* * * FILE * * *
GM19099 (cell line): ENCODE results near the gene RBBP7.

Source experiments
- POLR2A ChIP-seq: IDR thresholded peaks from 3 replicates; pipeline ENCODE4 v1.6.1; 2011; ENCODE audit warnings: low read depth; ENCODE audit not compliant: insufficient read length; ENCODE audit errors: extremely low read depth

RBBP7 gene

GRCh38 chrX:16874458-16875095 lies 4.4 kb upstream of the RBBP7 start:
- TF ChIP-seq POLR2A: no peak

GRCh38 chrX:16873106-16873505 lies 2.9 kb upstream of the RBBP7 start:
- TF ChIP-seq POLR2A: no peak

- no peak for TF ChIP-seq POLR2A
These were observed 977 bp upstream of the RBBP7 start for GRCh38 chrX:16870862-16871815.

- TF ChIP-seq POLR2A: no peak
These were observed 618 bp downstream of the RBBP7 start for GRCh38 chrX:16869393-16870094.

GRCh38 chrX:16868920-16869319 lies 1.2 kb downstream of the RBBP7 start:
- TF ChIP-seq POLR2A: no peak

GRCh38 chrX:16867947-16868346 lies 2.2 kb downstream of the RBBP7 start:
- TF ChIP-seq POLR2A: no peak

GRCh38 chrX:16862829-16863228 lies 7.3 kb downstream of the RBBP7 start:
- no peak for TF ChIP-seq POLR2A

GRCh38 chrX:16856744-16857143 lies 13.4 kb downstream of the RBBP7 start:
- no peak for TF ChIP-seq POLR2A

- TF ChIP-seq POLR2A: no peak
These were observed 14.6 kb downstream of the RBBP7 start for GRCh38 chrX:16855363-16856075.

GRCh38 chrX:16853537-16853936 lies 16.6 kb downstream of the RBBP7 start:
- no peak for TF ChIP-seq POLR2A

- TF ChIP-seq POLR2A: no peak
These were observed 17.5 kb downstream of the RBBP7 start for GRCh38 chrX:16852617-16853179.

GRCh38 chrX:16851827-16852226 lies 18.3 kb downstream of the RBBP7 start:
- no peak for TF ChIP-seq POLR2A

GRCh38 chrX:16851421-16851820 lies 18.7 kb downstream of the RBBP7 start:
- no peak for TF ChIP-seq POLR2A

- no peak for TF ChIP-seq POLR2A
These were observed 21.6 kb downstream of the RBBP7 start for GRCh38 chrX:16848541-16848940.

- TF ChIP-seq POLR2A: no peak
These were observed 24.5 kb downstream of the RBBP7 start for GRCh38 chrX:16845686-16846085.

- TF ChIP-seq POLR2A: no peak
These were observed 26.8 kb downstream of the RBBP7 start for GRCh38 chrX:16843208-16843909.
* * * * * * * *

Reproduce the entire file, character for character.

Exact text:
GM19099 (cell line): ENCODE results near the gene RBBP7.

Source experiments
- POLR2A ChIP-seq: IDR thresholded peaks from 3 replicates; pipeline ENCODE4 v1.6.1; 2011; ENCODE audit warnings: low read depth; ENCODE audit not compliant: insufficient read length; ENCODE audit errors: extremely low read depth

RBBP7 gene

GRCh38 chrX:16874458-16875095 lies 4.4 kb upstream of the RBBP7 start:
- TF ChIP-seq POLR2A: no peak

GRCh38 chrX:16873106-16873505 lies 2.9 kb upstream of the RBBP7 start:
- TF ChIP-seq POLR2A: no peak

- no peak for TF ChIP-seq POLR2A
These were observed 977 bp upstream of the RBBP7 start for GRCh38 chrX:16870862-16871815.

- TF ChIP-seq POLR2A: no peak
These were observed 618 bp downstream of the RBBP7 start for GRCh38 chrX:16869393-16870094.

GRCh38 chrX:16868920-16869319 lies 1.2 kb downstream of the RBBP7 start:
- TF ChIP-seq POLR2A: no peak

GRCh38 chrX:16867947-16868346 lies 2.2 kb downstream of the RBBP7 start:
- TF ChIP-seq POLR2A: no peak

GRCh38 chrX:16862829-16863228 lies 7.3 kb downstream of the RBBP7 start:
- no peak for TF ChIP-seq POLR2A

GRCh38 chrX:16856744-16857143 lies 13.4 kb downstream of the RBBP7 start:
- no peak for TF ChIP-seq POLR2A

- TF ChIP-seq POLR2A: no peak
These were observed 14.6 kb downstream of the RBBP7 start for GRCh38 chrX:16855363-16856075.

GRCh38 chrX:16853537-16853936 lies 16.6 kb downstream of the RBBP7 start:
- no peak for TF ChIP-seq POLR2A

- TF ChIP-seq POLR2A: no peak
These were observed 17.5 kb downstream of the RBBP7 start for GRCh38 chrX:16852617-16853179.

GRCh38 chrX:16851827-16852226 lies 18.3 kb downstream of the RBBP7 start:
- no peak for TF ChIP-seq POLR2A

GRCh38 chrX:16851421-16851820 lies 18.7 kb downstream of the RBBP7 start:
- no peak for TF ChIP-seq POLR2A

- no peak for TF ChIP-seq POLR2A
These were observed 21.6 kb downstream of the RBBP7 start for GRCh38 chrX:16848541-16848940.

- TF ChIP-seq POLR2A: no peak
These were observed 24.5 kb downstream of the RBBP7 start for GRCh38 chrX:16845686-16846085.

- TF ChIP-seq POLR2A: no peak
These were observed 26.8 kb downstream of the RBBP7 start for GRCh38 chrX:16843208-16843909.